New Mission, New Website coming soon! Learn more now.

Equities logo
Search
Close this search box.

5 Considerations on Where to Domicile an Offshore Company

Starting your business as an offshore company can give your startup a significant boost from the very beginning, especially if you intend to work with the global market

An entrepreneur and independent journalist

I am an entrepreneur and independent journalist. I spend my time writing articles, overviews, and analyses about entrepreneurship, business innovations, and technology. Occasionally, I also conduct workshops and provides consulting services for young, but promising startups.
I am an entrepreneur and independent journalist. I spend my time writing articles, overviews, and analyses about entrepreneurship, business innovations, and technology. Occasionally, I also conduct workshops and provides consulting services for young, but promising startups.

If you’ve decided to start your own business, you may try to run it from your garage simply – there is nothing wrong about it, and many world-famous entrepreneurs have done so. However, sooner or later, you may have to deal with a plethora of legal matters related to your company, and it may be a wise decision to get it out of the way in the very beginning because it is easier to build on the clear ground than first having to tear things down. Starting your business as an offshore company can give your startup a significant boost from the very beginning, especially if you intend to work with the global market. Here are the most important factors you have to consider when choosing a location for your company’s HQ.

1.Tax Benefits

It is natural for a business to look for a way to optimize its taxation expenses, and it is a primary concern for choosing a jurisdiction for an offshore company. You don’t want your business to be taxed more if it can be legally taxed less, so make sure to look for a jurisdiction that can offer you advantages. For example, Hong Kong jurisdiction exempts you from all local taxes as long as you carry out your activities outside of the country.

2.Reputation

What many startup founders fail to understand when choosing a jurisdiction for their offshore companies is that reputation is just as hard currency in today’s world as the actual cash. At a glance, it may seem like an excellent idea to set up your company in one of the Caribbean countries because they have a lot going for them: negligible or nonexistent taxes, lax or negotiable regulations, and legislature, to name just a few things. However, don’t be surprised when your startup will be perceived as shady and untrustworthy by big banks and investors that have their own reputations to worry about. Therefore it may be a better idea to look for help from an expert in company formation and set your company up in a place that maintains a balance between stability, reputation and reasonable tax laws – for example, the United Kingdom or Hong Kong.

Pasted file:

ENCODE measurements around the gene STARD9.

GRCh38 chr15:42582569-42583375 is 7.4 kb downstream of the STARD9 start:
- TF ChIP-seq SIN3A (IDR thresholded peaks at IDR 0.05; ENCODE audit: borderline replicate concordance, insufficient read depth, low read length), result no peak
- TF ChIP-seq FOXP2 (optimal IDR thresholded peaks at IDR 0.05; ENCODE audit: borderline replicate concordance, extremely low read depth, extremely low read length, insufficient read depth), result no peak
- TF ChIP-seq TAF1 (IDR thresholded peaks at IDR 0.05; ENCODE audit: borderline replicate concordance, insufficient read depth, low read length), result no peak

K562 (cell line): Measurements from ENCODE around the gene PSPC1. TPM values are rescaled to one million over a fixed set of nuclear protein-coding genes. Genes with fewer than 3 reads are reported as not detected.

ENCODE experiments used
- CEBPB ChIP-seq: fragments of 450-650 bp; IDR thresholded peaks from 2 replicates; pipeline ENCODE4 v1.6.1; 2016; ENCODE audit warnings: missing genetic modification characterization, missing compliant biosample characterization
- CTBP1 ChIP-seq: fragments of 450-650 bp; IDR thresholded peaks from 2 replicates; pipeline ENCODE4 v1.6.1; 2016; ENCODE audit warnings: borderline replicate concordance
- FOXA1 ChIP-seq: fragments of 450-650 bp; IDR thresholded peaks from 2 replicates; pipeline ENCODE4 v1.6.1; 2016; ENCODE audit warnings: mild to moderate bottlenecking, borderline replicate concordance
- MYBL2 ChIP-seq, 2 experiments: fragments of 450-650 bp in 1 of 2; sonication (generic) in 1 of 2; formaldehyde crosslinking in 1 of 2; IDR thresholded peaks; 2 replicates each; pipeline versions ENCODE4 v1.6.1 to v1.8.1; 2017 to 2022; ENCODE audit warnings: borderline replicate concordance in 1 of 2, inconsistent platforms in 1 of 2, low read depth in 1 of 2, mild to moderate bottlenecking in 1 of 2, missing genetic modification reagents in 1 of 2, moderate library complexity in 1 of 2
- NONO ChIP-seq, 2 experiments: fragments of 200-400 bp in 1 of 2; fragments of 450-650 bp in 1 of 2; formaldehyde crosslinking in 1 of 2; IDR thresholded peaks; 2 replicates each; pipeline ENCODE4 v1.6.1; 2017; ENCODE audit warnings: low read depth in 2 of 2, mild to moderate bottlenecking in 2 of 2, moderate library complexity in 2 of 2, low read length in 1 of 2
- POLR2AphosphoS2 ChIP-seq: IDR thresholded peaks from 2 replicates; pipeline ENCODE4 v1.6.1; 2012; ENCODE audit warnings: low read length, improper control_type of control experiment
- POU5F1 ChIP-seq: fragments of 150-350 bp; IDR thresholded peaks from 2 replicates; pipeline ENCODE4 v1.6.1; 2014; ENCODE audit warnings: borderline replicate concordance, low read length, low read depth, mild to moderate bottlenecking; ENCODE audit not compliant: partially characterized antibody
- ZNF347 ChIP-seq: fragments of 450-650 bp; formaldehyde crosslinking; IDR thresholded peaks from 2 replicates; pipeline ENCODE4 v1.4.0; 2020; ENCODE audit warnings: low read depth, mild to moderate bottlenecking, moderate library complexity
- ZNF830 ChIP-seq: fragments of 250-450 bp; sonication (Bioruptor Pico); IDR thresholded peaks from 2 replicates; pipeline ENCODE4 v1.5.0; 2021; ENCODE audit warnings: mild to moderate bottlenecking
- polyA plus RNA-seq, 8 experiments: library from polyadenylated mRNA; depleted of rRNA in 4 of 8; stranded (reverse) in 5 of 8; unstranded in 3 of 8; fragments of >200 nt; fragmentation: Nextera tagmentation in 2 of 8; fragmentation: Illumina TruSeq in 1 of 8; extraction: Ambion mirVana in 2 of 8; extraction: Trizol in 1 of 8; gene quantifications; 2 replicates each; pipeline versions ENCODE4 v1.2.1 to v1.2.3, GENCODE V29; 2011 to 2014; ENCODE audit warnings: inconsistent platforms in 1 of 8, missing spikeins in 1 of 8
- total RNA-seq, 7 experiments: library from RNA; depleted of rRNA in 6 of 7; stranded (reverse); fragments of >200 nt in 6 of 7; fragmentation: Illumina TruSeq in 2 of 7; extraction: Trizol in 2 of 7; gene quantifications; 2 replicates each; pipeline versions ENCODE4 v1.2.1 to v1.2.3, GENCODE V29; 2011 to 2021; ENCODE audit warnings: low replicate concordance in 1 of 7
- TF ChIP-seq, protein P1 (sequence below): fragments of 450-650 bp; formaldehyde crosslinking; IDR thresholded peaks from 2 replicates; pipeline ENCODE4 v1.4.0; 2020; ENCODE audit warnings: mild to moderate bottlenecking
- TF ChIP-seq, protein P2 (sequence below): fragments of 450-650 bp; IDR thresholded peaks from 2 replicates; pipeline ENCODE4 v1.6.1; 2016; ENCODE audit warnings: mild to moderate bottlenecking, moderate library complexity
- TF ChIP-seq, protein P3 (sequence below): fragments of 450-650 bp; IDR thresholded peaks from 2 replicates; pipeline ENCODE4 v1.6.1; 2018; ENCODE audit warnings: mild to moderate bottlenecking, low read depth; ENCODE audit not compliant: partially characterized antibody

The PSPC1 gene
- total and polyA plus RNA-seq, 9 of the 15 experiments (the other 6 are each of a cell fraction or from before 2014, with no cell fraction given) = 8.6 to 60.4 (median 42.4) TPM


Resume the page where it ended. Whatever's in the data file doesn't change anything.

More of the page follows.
3.Asset Protection

Your startup is going to be regulated and protected according to the laws of the country it is founded in. If it has an unstable political and economic climate, your company runs a risk of suffering from negative changes in local laws and regulations. You don’t want that, because founding a startup is already a sufficiently risky enterprise, so it is a good idea to maintain a balance between the current beneficial situation and the likelihood of it staying that way.

4.Talent Pool

Your startup is going to need people to run it, and you want to found it in a place where you have a lot of prospective employees. The location should already have a culture of supporting companies of your type, for your new business is very unlikely to attract the necessary amount of talent if it isn’t already in place. This means that you should be sensible: for example, running a tech startup in a rural area is not the best idea, because there aren’t many tech specialists to choose from, and new ones are not likely to come.

5.Legal Requirements

Even if a specific jurisdiction is a good choice for asset protection and tax planning, it may have other legal issues that make it a bad fit for your particular type of company or international business in general. For example, if capital requirements are too high, you won’t be able to use it, to begin with, or local legislation can be outright hostile towards international businesses. The problem may also lie with the law related to your particular product – for example, you may want to avoid setting up a wine business in Texas because of its bizarre liquor shipping laws.

As you can see, the issue of establishing an offshore company is much more complicated than finding a location with no taxation. You have to take many things into account, and in most cases, it is probably a good idea to consult a specialist before trying anything on your own.